In the highlands of Chiapas, rapid habitat destruction and alteration threaten epiphytes. Presumably, forest transformation increases open and border-type vegetation, characterized by drier conditions tban those prevailing deeper in tbe foresto If so, mesic epiphytes should be especially affected. We investigated tbe role of water availability during tbe growtb of a population of tbe wide-ranging mesic C3 phytotelm bromeliad Tillandsia guatemalensis. Chiapas experiences a pronounced dry season from November to April when average monthly precipitation falls below 30 mm. T. guatemalensis observed in situ released seeds during this interval and high gerrnination rates occurred about seven weeks after tbe rainy weatber returned (over 93%, an observation confirmed in tbe laboratory). Many of tbe tiny seedlings disappeared before they could anchor to tbe substrate, probably flushed off by torrential rains. Over half oflhe seedlings comprising a naturally established population died during tbe dry season. High seedling mortality was also dedueed from tbe size-class structure of natural populations. Seedling mortality on bark taken from tbe tree base up to a height of 1.3 m of bigger trees is similar on two species of oak compared to two species of pine. These barks also possessed high water retaining capacity. Oak bark derived from higher up tbe tree, however, absorbed a larger amount of water per surface area and liberated water during a longer period of time tban the bark of Pinus tecunumanii taken from similar locations on tbe host tree. Additionally, the water retaining capacity of tbe bark of larger trees was generally greater. We suggest tbat such differences in water retaining capacity explain, at least in part, why epiphytes favor oaks, the lower parts of pine trees, and larger (older) trees. After tbe development of tbe phytotelm growtb form, mortality in a natural population falls. Our experirnents on phytotelm plants tbat appeared stressed after being transplanted out of tbeir original habitat suggest that nutrients are lirniting growth.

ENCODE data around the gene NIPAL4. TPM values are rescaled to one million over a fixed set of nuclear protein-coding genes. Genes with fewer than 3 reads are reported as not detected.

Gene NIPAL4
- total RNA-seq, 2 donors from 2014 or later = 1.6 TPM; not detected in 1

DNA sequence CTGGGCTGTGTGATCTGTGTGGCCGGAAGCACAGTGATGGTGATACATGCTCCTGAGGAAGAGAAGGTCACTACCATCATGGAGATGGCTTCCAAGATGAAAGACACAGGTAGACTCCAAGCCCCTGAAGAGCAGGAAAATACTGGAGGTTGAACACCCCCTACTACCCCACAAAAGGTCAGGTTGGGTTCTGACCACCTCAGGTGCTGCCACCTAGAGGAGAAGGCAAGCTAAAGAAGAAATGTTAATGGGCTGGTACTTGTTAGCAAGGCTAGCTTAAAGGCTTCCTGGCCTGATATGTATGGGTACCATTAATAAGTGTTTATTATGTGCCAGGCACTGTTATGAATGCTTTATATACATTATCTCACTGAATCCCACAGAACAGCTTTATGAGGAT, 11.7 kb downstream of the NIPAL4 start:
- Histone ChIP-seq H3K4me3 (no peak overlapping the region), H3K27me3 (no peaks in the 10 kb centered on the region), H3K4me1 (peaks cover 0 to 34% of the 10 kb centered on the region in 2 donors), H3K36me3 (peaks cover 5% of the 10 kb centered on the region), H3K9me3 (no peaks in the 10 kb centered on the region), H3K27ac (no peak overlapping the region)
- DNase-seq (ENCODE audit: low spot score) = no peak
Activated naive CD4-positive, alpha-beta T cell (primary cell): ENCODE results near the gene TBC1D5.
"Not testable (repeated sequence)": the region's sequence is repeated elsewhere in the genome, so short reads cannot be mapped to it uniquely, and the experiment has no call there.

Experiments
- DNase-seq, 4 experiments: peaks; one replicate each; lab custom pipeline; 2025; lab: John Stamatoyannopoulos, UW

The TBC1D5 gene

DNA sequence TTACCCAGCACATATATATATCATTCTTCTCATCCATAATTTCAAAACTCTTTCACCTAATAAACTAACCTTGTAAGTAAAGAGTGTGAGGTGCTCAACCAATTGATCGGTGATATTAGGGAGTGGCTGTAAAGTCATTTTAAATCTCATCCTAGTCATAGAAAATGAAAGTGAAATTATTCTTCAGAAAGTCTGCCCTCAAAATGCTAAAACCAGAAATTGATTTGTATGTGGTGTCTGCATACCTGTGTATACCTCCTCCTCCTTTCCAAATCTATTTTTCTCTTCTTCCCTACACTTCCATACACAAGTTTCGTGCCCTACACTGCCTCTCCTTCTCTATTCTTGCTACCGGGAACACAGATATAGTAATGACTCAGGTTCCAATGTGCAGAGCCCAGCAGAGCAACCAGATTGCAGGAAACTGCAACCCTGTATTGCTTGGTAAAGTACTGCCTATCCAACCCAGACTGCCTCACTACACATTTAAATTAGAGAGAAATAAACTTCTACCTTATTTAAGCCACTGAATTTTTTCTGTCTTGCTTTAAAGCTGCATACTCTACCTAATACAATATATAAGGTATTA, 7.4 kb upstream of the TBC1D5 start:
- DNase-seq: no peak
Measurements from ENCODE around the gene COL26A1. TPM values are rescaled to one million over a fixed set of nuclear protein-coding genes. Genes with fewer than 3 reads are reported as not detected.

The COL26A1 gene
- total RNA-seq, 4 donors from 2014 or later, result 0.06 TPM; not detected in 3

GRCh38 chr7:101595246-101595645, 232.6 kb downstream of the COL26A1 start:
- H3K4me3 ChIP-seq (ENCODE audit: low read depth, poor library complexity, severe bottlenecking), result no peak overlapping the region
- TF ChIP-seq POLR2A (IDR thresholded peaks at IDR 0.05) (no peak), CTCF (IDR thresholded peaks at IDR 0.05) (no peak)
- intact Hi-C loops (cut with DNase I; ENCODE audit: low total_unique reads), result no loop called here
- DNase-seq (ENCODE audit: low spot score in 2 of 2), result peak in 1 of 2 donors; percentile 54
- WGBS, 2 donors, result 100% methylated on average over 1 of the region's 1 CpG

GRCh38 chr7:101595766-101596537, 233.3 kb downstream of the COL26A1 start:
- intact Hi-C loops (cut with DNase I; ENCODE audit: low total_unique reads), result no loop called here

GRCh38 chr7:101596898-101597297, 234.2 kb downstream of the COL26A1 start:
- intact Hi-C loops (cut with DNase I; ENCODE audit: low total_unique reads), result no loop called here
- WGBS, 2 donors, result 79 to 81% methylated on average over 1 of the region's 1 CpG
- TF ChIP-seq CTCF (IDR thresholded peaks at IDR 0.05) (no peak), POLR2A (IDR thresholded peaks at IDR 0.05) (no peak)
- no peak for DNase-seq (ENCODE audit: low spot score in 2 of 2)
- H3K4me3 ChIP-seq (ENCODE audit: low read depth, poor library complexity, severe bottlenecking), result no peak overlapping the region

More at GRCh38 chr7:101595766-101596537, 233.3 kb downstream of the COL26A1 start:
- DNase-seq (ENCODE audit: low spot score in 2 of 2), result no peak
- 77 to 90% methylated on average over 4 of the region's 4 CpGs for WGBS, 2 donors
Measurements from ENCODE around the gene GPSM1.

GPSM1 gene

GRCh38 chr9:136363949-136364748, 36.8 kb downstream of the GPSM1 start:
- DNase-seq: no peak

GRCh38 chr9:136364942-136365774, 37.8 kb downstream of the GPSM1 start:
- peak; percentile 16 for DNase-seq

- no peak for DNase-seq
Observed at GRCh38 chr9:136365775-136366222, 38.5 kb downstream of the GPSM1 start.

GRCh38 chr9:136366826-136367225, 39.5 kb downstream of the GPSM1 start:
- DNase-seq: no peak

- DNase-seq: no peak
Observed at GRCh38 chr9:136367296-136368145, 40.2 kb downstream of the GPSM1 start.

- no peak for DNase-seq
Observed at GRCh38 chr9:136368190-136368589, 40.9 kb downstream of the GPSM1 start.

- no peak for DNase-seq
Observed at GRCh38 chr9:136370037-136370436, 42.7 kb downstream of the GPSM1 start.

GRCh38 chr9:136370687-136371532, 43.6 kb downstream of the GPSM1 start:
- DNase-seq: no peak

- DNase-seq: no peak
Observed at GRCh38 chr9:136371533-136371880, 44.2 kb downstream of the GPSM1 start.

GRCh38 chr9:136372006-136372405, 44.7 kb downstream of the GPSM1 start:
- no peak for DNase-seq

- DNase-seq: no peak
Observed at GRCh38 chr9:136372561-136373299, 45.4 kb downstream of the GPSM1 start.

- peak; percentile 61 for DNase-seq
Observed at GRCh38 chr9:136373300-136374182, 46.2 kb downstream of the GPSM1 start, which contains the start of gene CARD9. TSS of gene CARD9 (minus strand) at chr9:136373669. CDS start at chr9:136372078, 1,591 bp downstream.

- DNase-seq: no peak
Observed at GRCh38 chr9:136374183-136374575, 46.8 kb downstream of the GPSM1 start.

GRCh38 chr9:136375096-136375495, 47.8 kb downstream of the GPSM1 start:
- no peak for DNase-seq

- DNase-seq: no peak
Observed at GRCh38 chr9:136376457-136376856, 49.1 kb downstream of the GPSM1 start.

Keywords: bromeliaceae, epiphytes, gerrnination, host preference, phytotelm bromeliad, pine-oak forests, plant population structure, seedling establishment